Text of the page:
Trump must get tough with Pak­istan

Fu­ture fi­nan­cial aid should de­pend on gen­uine op­po­si­tion to ter­ror­ists

The Washington Times Daily - - OPINION - By Ful­vio Mar­tu­sciello Ful­vio Mar­tu­sciello is an Ital­ian Euro­pean Peo­ple’s Party mem­ber of the Euro­pean Par­lia­ment.

Pres­i­dent-elect Don­ald Trump made head­lines after Pak­istani of­fi­cials re­leased de­tails of his phone call with Prime Min­is­ter Nawaz Sharif. While the re­ported kind words ex­changed could be in­ter­preted as the be­gin­ning of a re­newed friend­ship be­tween the two coun­tries, Is­lam­abad’s thirst for head­lines alone have made this less likely. More im­por­tantly, in the past Mr. Trump has stressed the se­cu­rity chal­lenges as­so­ci­ated with Pak­istan and its po­ten­tial global reach.

The new ad­min­is­tra­tion is not alone in hav­ing mixed feel­ings. Right­fully so, Wash­ing­ton’s pa­tience has been show­ing signs of wear­ing thin as Pak­istan, a mil­i­tary-run coun­try with nu­clear weapons, has not been co­op­er­a­tive, par­tic­u­larly in the fight against ter­ror­ism. In­deed, there is ev­i­dence of am­bigu­ous re­la­tions be­tween Is­lam­abad and sev­eral ter­ror­ist or­ga­ni­za­tions. Pak­istan is known as a safe haven for ter­ror­ists such as Osama bin Laden and for sup­port­ing ter­ror­ists groups such al Qaeda, the Tal­iban and the Haqqani Net­work. Is­lam­abad’s at­ti­tude re­gard­ing ter­ror­ism within its bor­ders is un­ac­cept­able — and a ma­jor source of con­cern for both the United States and Europe.

In this con­text, it is es­sen­tial to re­mem­ber that the United States and the EU rep­re­sent the bulk of the fi­nan­cial aid and trade with Pak­istan. Al­though Pak­istan has hap­pily re­ceived nu­mer­ous types of aid from both sides of the At­lantic, re­la­tions have of­ten been am­biva­lent, and West­ern se­cu­rity and hu­man rights con­cerns — most cer­tainly jus­ti­fied — are per­ceived as an an­noy­ance. Pak­istan is even sus­pected of mis­us­ing of mil­i­tary equip­ment pro­vided by the United States. The U.S. alone is to trans­fer close to $1 bil­lion to Pak­istan in 2017, giv­ing Wash­ing­ton con­sid­er­able lever­age over Is­lam­abad — lever­age that must now be used.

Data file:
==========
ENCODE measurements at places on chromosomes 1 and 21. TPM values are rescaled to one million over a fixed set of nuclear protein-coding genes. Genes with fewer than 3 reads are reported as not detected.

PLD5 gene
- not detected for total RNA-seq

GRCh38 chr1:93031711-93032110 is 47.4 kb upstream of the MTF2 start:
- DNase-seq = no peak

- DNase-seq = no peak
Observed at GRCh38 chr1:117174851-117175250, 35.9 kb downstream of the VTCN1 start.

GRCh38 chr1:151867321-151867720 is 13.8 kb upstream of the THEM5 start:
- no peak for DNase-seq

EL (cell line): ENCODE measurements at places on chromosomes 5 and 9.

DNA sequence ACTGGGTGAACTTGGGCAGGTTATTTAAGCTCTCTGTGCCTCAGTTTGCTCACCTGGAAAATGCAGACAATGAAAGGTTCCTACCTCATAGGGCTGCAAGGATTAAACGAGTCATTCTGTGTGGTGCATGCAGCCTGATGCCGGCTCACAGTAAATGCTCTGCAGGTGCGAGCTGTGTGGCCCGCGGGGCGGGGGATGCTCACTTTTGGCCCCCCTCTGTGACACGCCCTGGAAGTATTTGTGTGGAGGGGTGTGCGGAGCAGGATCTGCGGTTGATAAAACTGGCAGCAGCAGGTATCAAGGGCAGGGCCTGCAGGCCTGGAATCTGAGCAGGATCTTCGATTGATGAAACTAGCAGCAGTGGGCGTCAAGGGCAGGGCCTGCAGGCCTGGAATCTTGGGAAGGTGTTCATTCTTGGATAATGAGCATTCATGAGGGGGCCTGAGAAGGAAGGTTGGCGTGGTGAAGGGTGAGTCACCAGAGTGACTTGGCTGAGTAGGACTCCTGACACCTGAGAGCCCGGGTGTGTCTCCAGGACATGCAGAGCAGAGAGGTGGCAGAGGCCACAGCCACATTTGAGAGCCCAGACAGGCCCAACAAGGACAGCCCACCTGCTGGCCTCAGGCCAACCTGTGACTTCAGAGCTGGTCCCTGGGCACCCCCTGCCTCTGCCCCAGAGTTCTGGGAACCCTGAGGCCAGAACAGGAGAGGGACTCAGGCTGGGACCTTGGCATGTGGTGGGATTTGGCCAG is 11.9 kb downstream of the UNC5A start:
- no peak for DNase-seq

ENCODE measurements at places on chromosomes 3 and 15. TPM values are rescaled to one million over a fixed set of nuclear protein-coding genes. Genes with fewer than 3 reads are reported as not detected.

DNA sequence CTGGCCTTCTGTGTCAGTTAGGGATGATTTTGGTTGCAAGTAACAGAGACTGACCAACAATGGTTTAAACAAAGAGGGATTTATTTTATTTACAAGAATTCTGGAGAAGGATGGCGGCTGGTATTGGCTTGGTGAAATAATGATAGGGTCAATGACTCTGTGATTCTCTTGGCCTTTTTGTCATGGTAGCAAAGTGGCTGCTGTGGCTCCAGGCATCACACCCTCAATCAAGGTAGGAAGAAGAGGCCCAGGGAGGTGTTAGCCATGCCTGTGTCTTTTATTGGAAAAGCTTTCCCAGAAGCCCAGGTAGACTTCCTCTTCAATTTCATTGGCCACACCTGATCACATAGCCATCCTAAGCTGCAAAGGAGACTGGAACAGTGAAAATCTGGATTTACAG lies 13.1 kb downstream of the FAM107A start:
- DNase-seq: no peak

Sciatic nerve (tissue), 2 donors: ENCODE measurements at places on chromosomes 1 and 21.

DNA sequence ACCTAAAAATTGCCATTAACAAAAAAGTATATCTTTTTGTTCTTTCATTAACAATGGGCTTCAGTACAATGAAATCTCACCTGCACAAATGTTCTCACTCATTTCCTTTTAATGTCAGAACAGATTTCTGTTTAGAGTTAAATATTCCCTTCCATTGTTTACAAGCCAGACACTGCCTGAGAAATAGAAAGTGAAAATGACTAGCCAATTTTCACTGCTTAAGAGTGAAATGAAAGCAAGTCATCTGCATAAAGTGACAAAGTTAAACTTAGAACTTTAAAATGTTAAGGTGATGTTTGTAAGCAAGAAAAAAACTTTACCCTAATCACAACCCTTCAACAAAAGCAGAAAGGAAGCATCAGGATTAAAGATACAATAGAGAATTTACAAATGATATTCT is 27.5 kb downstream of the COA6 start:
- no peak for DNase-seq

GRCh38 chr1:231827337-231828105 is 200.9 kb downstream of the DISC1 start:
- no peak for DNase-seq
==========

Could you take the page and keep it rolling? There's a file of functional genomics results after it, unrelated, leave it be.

Over the years Pak­istan has failed to live up to its prom­ises to the United States, whether on pro­vid­ing troops for the U.S. fight against com­mu­nist forces in the days of the Cold War or against al Qaeda, the Tal­iban and the Haqqani Net­work in present times. What’s even worse: Large chunks of fund­ing to Pak­istan found its way to arm ji­hadi groups, the same groups that have been re­spon­si­ble for killing of NATO sol­diers in Afghanistan.

What is needed go­ing for­ward is a new ap­proach to Pak­istan — one that rec­og­nizes the need to en­gage with Pak­istan on cer­tain key se­cu­rity is­sues while also ap­ply­ing stronger con­di­tions on Is­lam­abad to per­form in ways that are not coun­ter­pro­duc­tive to th­ese ob­jec­tives in the first place. The in­com­ing Trump ad­min­is­tra­tion and Congress should ac­cord­ingly take a closer look at U.S. eco­nomic and mil­i­tary as­sis­tance to Pak­istan, be­gin­ning with the fun­da­men­tal ques­tion: Does this as­sis­tance to Pak­istan serve U.S. na­tional in­ter­ests or not? Equally im­por­tant is that any such re­assess­ment of U.S. pol­icy to Pak­istan takes place in close co­or­di­na­tion with Amer­ica’s Euro­pean al­lies. Should Pak­istan fail to com­ply and be­come trans­par­ent, both the U.S. and the EU need to con­sider tak­ing ap­pro­pri­ate joint trans-At­lantic ac­tions, in­clud­ing re­duc­ing or with­draw­ing funds or boy­cotting in­ap­pro­pri­ate arms sales.

Ter­ror­ism is a se­ri­ous threat that af­fects both Amer­ica and Europe. Both sides of the At­lantic cer­tainly rec­og­nize the im­por­tance of fight­ing ter­ror­ism as we are see­ing now with the Um­brella Agree­ment — a land­mark deal strength­en­ing the co­op­er­a­tion be­tween Wash­ing­ton and Brus­sels in the fight against ter­ror­ism by trans­fer­ring trans-At­lantic crim­i­nal data.

Both the United States and the Euro­pean Union have lever­age over Is­lam­abad, and they should use it in a co­or­di­nated fash­ion to dis­man­tle ter­ror­ist net­works in­side Pak­istan and to guar­an­tee re­gional sta­bil­ity in South Asia. As many of the con­cerns and in­ter­ests are shared across the At­lantic, namely with NATO, co­op­er­a­tion with Euro­pean coun­ter­parts should be con­sid­ered by es­tab­lish­ing a trans-At­lantic di­a­logue on global coun­tert­er­ror­ism.

Large chunks of fund­ing to Pak­istan found its way to arm ji­hadi groups, the same groups that have been re­spon­si­ble for killing of NATO sol­diers in Afghanistan.

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